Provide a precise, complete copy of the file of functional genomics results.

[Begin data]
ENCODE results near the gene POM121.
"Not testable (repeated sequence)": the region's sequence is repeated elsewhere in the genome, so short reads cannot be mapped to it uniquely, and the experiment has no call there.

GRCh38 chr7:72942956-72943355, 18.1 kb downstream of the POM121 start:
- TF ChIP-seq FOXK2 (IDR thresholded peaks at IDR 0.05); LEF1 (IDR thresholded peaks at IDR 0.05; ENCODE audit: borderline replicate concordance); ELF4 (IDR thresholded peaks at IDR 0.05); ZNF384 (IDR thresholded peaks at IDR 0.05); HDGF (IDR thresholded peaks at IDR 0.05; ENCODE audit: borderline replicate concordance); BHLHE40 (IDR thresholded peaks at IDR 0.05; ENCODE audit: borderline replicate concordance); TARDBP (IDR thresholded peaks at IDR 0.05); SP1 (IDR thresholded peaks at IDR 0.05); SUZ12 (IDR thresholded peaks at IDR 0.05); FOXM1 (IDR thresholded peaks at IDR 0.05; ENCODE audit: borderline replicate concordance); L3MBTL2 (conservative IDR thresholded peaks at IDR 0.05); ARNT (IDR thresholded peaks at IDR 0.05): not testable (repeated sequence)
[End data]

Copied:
ENCODE results near the gene POM121.
"Not testable (repeated sequence)": the region's sequence is repeated elsewhere in the genome, so short reads cannot be mapped to it uniquely, and the experiment has no call there.

GRCh38 chr7:72942956-72943355, 18.1 kb downstream of the POM121 start:
- TF ChIP-seq FOXK2 (IDR thresholded peaks at IDR 0.05); LEF1 (IDR thresholded peaks at IDR 0.05; ENCODE audit: borderline replicate concordance); ELF4 (IDR thresholded peaks at IDR 0.05); ZNF384 (IDR thresholded peaks at IDR 0.05); HDGF (IDR thresholded peaks at IDR 0.05; ENCODE audit: borderline replicate concordance); BHLHE40 (IDR thresholded peaks at IDR 0.05; ENCODE audit: borderline replicate concordance); TARDBP (IDR thresholded peaks at IDR 0.05); SP1 (IDR thresholded peaks at IDR 0.05); SUZ12 (IDR thresholded peaks at IDR 0.05); FOXM1 (IDR thresholded peaks at IDR 0.05; ENCODE audit: borderline replicate concordance); L3MBTL2 (conservative IDR thresholded peaks at IDR 0.05); ARNT (IDR thresholded peaks at IDR 0.05): not testable (repeated sequence)